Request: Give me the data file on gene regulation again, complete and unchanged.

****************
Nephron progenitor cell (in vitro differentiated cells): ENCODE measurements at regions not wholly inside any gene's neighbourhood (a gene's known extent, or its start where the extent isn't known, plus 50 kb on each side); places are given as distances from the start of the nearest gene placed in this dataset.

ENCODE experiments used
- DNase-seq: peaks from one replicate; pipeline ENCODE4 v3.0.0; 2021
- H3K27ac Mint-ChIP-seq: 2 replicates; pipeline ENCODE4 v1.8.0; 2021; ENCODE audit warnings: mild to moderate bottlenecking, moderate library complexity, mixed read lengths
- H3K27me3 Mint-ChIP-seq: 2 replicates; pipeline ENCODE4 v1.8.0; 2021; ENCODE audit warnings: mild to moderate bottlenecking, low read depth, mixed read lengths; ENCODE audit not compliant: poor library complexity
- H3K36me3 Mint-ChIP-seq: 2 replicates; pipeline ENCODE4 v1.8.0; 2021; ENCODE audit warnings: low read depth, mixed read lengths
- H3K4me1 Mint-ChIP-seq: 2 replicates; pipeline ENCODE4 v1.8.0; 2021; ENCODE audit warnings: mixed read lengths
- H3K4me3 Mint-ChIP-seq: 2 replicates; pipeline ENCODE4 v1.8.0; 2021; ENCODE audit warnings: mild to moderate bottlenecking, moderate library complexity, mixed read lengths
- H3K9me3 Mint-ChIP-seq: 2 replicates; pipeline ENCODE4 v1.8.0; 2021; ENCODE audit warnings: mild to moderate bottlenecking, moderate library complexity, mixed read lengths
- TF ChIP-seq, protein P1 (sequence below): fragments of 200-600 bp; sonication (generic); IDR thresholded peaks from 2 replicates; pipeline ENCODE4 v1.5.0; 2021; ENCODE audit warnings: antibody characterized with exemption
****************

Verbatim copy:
Nephron progenitor cell (in vitro differentiated cells): ENCODE measurements at regions not wholly inside any gene's neighbourhood (a gene's known extent, or its start where the extent isn't known, plus 50 kb on each side); places are given as distances from the start of the nearest gene placed in this dataset.

ENCODE experiments used
- DNase-seq: peaks from one replicate; pipeline ENCODE4 v3.0.0; 2021
- H3K27ac Mint-ChIP-seq: 2 replicates; pipeline ENCODE4 v1.8.0; 2021; ENCODE audit warnings: mild to moderate bottlenecking, moderate library complexity, mixed read lengths
- H3K27me3 Mint-ChIP-seq: 2 replicates; pipeline ENCODE4 v1.8.0; 2021; ENCODE audit warnings: mild to moderate bottlenecking, low read depth, mixed read lengths; ENCODE audit not compliant: poor library complexity
- H3K36me3 Mint-ChIP-seq: 2 replicates; pipeline ENCODE4 v1.8.0; 2021; ENCODE audit warnings: low read depth, mixed read lengths
- H3K4me1 Mint-ChIP-seq: 2 replicates; pipeline ENCODE4 v1.8.0; 2021; ENCODE audit warnings: mixed read lengths
- H3K4me3 Mint-ChIP-seq: 2 replicates; pipeline ENCODE4 v1.8.0; 2021; ENCODE audit warnings: mild to moderate bottlenecking, moderate library complexity, mixed read lengths
- H3K9me3 Mint-ChIP-seq: 2 replicates; pipeline ENCODE4 v1.8.0; 2021; ENCODE audit warnings: mild to moderate bottlenecking, moderate library complexity, mixed read lengths
- TF ChIP-seq, protein P1 (sequence below): fragments of 200-600 bp; sonication (generic); IDR thresholded peaks from 2 replicates; pipeline ENCODE4 v1.5.0; 2021; ENCODE audit warnings: antibody characterized with exemption